During the training session, this area should be completely free of distractions.
By distractions, we mean guinea pig toys, pets, or any objects that will likely draw his attention.
Here’s the thing, you don’t want to expose your guinea pig to distractions like toys while he trains.
If you do, then he will find it confusing when you finally reward him with the same things that are always in his vicinity.
Think of how a toddler, who is always spoiled with gifts, behaves. If this child is constantly receiving gifts from his parents, then he’ll find them less special over time.
He will learn to expect or feel entitled to these gifts, whether he’s worked hard to earn them or not.
In the same way, you want your guinea to earn special treats like some of the best vegetables for guinea pigs by learning to respond to his name. And the best way to do this is to train him in a distraction-free setting.
#3 Use a Positive Reinforcement Approach
Just like dogs, guinea pigs learn faster and better when you reward good behavior. So, once he responds to his name, be sure to reward him with either toys or treats.
But once he starts learning to respond, you don’t have to continue offering tangible gifts, especially if your choice of treats wasn’t healthy.
Sometimes, even praising him is enough of a reward. Important to note though is that you should only reward him once he responds, though.
If you reward any sooner, he will get used to the idea of being rewarded even when he hasn’t behaved correctly. This defeats the purpose of the training.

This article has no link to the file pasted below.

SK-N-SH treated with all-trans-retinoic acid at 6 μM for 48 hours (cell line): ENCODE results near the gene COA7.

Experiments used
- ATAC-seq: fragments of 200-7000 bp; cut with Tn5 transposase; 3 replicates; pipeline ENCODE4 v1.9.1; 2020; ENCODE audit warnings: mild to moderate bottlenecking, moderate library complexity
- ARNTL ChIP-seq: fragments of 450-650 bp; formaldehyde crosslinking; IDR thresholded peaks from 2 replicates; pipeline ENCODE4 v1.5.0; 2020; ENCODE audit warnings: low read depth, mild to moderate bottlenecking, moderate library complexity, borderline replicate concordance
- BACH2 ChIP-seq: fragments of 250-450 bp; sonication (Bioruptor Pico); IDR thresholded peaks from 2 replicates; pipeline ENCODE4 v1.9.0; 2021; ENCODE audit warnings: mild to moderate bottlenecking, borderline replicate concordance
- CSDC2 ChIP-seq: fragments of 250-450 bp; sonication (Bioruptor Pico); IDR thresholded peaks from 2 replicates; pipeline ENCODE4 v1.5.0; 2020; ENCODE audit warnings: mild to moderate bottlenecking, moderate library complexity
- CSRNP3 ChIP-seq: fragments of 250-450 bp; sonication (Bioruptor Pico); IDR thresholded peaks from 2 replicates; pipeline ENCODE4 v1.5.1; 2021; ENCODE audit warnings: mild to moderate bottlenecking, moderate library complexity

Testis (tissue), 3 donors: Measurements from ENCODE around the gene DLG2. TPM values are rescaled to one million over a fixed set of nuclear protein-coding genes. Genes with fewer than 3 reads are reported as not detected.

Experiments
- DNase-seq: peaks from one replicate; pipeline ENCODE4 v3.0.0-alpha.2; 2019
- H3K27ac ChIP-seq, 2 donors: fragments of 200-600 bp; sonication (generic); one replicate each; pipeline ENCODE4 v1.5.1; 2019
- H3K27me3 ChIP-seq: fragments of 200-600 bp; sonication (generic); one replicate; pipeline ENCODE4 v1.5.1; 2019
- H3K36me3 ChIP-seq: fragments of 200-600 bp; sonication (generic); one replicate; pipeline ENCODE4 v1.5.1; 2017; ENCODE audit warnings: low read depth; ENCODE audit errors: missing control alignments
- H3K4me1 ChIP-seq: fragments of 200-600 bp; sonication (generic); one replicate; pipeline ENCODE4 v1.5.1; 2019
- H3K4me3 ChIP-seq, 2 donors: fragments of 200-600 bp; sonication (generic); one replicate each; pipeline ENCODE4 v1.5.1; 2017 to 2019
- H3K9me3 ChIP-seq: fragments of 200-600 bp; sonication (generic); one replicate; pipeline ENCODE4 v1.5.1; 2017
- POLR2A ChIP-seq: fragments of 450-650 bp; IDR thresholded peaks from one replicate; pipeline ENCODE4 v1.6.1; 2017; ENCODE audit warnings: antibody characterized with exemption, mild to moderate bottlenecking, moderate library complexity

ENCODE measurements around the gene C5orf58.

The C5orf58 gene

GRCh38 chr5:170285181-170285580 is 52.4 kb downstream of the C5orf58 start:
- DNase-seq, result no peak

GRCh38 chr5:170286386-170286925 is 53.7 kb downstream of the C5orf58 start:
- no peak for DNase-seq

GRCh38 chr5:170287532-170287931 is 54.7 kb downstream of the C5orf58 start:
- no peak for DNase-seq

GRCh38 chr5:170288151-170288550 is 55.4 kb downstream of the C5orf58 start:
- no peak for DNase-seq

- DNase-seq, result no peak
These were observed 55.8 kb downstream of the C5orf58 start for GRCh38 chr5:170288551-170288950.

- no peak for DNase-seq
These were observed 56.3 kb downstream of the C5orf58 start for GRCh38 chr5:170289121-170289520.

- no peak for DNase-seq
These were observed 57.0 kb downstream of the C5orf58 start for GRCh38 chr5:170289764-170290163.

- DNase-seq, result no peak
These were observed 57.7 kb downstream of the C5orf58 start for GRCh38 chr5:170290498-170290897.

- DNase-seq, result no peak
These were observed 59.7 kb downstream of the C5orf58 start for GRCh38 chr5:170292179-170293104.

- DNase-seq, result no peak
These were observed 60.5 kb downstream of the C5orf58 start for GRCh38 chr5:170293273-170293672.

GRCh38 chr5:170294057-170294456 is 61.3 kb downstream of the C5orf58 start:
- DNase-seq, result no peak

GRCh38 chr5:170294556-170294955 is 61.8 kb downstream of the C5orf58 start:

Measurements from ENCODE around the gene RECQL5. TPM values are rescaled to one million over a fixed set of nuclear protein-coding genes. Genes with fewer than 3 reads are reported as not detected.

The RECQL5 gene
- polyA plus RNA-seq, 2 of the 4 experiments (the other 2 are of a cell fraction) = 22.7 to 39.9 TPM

#4 Repetition and Consistency
These two factors work in harmony. Your guinea pig, no matter how smart he is, won’t pick up on his name immediately.
It means that you’ll have to remind him a couple more times and exercise patience while you’re at it.
One thing that really helps is being consistent. If you call him by his name every time, you’re addressing him, he will eventually learn that it’s his name.
Consistency should also apply when it comes to the particular name, you’re calling him.
Stick to one name from the beginning, otherwise, your guinea pig will have a difficult time figuring his exact name.
#5 Pick the Name Wisely
Picking the right name for your guinea pig is just as important as the training. In fact, choosing the wrong guinea pig nickname can be a dealbreaker.
You want to choose a name that is simple enough for him to decipher during training.
The most crucial point to remember when selecting a name is to stick to one- or two-syllable names.
This way, the name will easily grab your pet’s attention. Think of names such as Sasha, Gracie, Tyson, Bleu, Coach just to mention a few.
Another tip that works for some guinea pigs is picking a name with a sibilant consonant.
In simpler terms, these are sounds, which when pronounced, bring the tip of your tongue to the roof of the mouth. Consonants like “s”, “z” and “sh.” Examples of such names are Sarah, Sage, Shelby, Shep, among others.
Also, ensure the name you choose doesn’t sound so similar to a particular command.
For instance, avoid names like Kit, which can be confused with “sit” or Beau, which sounds so similar to “no.”
Why do guinea pigs have pig in their name?
It is not clear how exactly these creatures came to be known as guinea pigs. But two of the reasons that people suspect is because of their piggy-like squeals and porcine shape.
How many words can a guinea pig learn?
Unfortunately, there’s no research that has been done to determine the precise number of words that this creature can learn. Perhaps this is because learning language for guinea pigs is more about vocabulary than volume.
Guinea pigs do recognize their name. If yours doesn’t recognize his name yet, all he needs is a little training.
That said, you’ll need to stick to a few rules for this training to be a success.
For one, be consistent. Call out his name whenever you address him, and he’ll gradually understand that that’s his name. Two, choose a simple word that is easy for him to pick up. Also, train him in a setting clear of distractions and consider using a positive reinforcement approach.